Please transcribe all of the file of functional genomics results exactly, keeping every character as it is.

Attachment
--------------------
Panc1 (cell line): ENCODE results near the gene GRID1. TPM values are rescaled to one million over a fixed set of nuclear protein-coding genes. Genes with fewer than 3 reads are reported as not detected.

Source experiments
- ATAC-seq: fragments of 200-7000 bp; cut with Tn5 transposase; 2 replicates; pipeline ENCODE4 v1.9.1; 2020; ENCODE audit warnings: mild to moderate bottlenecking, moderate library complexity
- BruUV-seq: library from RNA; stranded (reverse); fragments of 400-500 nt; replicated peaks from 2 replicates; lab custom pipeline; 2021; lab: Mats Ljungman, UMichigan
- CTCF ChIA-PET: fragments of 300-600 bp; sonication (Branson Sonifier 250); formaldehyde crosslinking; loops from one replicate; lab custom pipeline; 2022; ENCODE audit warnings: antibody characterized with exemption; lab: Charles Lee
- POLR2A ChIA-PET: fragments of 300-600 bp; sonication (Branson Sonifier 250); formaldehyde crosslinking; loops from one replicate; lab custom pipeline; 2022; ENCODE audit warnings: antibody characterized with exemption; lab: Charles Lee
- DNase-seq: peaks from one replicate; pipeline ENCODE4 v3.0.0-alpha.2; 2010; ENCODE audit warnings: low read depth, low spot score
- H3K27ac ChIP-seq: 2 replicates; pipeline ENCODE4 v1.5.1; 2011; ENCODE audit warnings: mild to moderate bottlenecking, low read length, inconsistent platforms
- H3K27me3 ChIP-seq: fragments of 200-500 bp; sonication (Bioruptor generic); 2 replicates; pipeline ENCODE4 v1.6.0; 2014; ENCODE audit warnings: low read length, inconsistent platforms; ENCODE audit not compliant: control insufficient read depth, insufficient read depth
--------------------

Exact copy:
Panc1 (cell line): ENCODE results near the gene GRID1. TPM values are rescaled to one million over a fixed set of nuclear protein-coding genes. Genes with fewer than 3 reads are reported as not detected.

Source experiments
- ATAC-seq: fragments of 200-7000 bp; cut with Tn5 transposase; 2 replicates; pipeline ENCODE4 v1.9.1; 2020; ENCODE audit warnings: mild to moderate bottlenecking, moderate library complexity
- BruUV-seq: library from RNA; stranded (reverse); fragments of 400-500 nt; replicated peaks from 2 replicates; lab custom pipeline; 2021; lab: Mats Ljungman, UMichigan
- CTCF ChIA-PET: fragments of 300-600 bp; sonication (Branson Sonifier 250); formaldehyde crosslinking; loops from one replicate; lab custom pipeline; 2022; ENCODE audit warnings: antibody characterized with exemption; lab: Charles Lee
- POLR2A ChIA-PET: fragments of 300-600 bp; sonication (Branson Sonifier 250); formaldehyde crosslinking; loops from one replicate; lab custom pipeline; 2022; ENCODE audit warnings: antibody characterized with exemption; lab: Charles Lee
- DNase-seq: peaks from one replicate; pipeline ENCODE4 v3.0.0-alpha.2; 2010; ENCODE audit warnings: low read depth, low spot score
- H3K27ac ChIP-seq: 2 replicates; pipeline ENCODE4 v1.5.1; 2011; ENCODE audit warnings: mild to moderate bottlenecking, low read length, inconsistent platforms
- H3K27me3 ChIP-seq: fragments of 200-500 bp; sonication (Bioruptor generic); 2 replicates; pipeline ENCODE4 v1.6.0; 2014; ENCODE audit warnings: low read length, inconsistent platforms; ENCODE audit not compliant: control insufficient read depth, insufficient read depth